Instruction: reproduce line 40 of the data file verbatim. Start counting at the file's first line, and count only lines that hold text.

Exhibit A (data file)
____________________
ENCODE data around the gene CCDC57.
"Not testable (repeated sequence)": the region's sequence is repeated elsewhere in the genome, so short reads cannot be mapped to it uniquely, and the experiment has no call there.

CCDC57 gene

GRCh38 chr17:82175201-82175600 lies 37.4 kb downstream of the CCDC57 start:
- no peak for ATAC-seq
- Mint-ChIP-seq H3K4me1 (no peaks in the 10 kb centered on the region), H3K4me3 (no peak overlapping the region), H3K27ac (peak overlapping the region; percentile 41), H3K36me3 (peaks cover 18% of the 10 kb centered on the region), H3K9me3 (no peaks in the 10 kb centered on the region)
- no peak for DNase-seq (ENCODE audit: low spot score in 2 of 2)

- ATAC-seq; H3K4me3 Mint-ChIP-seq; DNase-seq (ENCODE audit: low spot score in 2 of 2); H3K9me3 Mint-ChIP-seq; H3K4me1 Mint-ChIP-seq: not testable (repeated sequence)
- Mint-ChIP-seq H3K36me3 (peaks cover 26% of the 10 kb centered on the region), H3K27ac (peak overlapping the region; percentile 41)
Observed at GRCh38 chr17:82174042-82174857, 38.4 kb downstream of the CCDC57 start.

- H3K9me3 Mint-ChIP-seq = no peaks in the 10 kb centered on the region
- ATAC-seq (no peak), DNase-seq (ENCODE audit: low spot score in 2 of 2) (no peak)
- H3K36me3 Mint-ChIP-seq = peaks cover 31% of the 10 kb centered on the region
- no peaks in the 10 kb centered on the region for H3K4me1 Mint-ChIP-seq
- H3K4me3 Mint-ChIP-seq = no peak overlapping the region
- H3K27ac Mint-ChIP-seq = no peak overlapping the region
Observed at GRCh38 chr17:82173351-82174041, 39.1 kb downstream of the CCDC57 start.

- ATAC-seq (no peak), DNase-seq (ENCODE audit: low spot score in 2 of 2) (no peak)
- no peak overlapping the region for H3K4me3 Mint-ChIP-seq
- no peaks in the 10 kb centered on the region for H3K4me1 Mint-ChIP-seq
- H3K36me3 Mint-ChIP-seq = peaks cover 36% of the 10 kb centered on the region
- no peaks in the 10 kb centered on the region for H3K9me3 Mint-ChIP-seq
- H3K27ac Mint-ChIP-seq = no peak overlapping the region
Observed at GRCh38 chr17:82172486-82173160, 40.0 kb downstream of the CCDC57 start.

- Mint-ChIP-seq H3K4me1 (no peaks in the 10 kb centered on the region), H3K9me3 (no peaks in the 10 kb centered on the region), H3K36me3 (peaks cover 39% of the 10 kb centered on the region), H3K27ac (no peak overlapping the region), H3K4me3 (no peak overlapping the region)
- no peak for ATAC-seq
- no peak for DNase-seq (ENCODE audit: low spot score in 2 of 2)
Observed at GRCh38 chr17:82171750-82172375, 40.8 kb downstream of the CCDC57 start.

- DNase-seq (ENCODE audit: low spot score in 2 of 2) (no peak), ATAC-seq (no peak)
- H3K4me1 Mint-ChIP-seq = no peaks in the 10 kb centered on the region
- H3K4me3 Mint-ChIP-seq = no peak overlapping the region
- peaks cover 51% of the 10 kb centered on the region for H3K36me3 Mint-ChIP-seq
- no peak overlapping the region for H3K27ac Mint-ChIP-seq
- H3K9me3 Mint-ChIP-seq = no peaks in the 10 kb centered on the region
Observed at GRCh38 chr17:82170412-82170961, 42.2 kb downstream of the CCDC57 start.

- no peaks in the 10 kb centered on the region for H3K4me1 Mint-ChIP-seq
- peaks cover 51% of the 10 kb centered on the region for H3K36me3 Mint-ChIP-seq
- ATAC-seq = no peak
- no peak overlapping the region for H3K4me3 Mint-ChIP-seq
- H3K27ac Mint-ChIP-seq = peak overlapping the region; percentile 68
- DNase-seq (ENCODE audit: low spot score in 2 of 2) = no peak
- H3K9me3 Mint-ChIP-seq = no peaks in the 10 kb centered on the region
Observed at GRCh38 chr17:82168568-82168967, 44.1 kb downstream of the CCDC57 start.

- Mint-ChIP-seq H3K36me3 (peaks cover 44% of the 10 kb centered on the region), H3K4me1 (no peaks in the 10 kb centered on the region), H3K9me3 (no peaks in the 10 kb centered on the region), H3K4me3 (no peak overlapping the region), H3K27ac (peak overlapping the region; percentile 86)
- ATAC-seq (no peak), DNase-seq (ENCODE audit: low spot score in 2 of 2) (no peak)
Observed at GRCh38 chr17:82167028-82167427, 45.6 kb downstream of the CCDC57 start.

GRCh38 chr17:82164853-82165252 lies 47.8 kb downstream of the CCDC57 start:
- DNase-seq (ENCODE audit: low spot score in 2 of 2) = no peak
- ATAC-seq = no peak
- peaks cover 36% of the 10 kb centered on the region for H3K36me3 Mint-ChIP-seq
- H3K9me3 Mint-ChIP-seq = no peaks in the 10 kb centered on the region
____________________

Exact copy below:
- H3K27ac Mint-ChIP-seq = peak overlapping the region; percentile 68